Frédéric Chopin was a man of paradoxes: a Polish nationalist who lived out his days in exile in France; a musician who hated giving public concerts; a composer whose piano works were replete with the influence of bel canto opera, and whose idols in the early Romantic era were Bach and Mozart. Lavishly melodic, yet classically restrained; visionary in imagination, yet tautly constructed – his was one of the most individual musical voices of his era.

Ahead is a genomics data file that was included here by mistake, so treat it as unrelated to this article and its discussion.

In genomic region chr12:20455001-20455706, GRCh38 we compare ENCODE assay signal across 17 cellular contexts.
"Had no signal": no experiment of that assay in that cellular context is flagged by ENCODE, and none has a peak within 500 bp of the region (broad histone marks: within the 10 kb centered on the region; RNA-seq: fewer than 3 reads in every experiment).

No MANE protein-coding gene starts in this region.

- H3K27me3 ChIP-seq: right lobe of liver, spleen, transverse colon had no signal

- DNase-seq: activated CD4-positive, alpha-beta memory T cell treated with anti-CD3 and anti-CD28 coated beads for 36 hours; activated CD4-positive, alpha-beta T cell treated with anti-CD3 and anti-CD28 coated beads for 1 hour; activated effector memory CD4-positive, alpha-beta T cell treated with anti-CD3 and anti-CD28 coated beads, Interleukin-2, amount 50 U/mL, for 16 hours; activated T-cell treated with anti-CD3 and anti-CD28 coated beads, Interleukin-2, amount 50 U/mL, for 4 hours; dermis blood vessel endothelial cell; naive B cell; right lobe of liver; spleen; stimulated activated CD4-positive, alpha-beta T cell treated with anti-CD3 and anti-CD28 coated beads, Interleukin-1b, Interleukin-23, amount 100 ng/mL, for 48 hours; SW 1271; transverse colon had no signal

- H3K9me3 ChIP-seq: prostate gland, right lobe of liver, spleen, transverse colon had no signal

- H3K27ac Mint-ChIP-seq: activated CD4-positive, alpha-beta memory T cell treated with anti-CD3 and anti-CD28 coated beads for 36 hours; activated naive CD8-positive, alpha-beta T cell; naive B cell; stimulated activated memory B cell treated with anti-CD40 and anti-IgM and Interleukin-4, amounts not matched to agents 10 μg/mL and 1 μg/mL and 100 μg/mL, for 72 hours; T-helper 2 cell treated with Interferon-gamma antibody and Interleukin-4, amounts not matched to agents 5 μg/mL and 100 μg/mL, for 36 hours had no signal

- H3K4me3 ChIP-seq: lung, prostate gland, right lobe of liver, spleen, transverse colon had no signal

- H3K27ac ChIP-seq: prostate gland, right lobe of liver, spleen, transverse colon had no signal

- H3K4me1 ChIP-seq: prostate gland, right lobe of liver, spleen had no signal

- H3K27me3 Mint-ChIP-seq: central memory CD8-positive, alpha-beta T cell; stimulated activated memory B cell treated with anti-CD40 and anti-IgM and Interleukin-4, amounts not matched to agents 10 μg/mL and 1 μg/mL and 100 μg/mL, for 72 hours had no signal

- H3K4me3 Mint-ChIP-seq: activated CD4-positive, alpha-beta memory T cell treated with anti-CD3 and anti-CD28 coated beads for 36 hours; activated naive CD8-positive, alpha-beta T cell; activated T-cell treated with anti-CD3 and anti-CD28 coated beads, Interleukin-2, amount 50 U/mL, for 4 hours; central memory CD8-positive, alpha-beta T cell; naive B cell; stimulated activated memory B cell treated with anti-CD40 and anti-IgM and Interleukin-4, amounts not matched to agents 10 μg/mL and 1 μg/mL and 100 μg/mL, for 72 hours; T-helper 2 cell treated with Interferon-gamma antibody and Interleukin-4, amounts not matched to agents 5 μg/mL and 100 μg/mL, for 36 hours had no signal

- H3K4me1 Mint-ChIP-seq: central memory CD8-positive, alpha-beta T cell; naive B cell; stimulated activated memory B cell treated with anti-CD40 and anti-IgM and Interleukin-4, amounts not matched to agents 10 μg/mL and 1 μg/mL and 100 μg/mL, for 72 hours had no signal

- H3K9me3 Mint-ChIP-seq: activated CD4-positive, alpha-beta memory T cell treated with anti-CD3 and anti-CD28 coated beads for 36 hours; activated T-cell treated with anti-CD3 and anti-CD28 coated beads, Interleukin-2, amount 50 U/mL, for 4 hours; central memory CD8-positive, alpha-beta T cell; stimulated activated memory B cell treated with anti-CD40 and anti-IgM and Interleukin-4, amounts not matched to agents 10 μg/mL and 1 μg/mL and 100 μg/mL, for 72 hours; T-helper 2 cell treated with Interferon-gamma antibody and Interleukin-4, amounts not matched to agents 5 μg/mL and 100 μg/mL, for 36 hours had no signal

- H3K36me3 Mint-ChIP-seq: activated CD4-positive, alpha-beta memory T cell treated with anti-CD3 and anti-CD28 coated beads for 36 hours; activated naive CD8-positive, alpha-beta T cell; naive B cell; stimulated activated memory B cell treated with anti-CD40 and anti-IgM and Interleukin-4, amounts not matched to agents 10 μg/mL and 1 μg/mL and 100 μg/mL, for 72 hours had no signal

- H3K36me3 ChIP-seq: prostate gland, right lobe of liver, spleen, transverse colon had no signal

Born in Poland in 1810 to a Polish mother and French father, Chopin had an exceptional pianistic talent which was recognised early. He gave his first concerts at the age of eight, despite receiving little professional instruction. He settled in Paris after the Polish Uprising in 1830, where he soon found himself in demand both socially and as a superb teacher. Chopin performed constantly in salon soirées for intimate groups of friends and admirers, made up of Liszt, Berlioz, Mendelssohn, Rossini, Bellini, Balzac, Heine and Delacroix, to name but a few. First-hand accounts describe his playing and his very particular approach to matters such as rubato, rhythm and beauty of tone. His skill at improvisation was legendary and many of his compositions first took form in such moments of spontaneity at the keyboard. His evocative, intensely imaginative style, coupled with developments in piano manufacturing at the time, meant he was able to push the boundaries, not just of the instrument's power, but more importantly to create a wider range of colour, resonance and softness. Much like Liszt, he extended the demands placed on performer and instrument alike and left a tremendous, lasting impact on piano music. His very last public concert took place in London as a special event raising money for Polish refugees, shortly before he died, in Paris, at the age of just 39.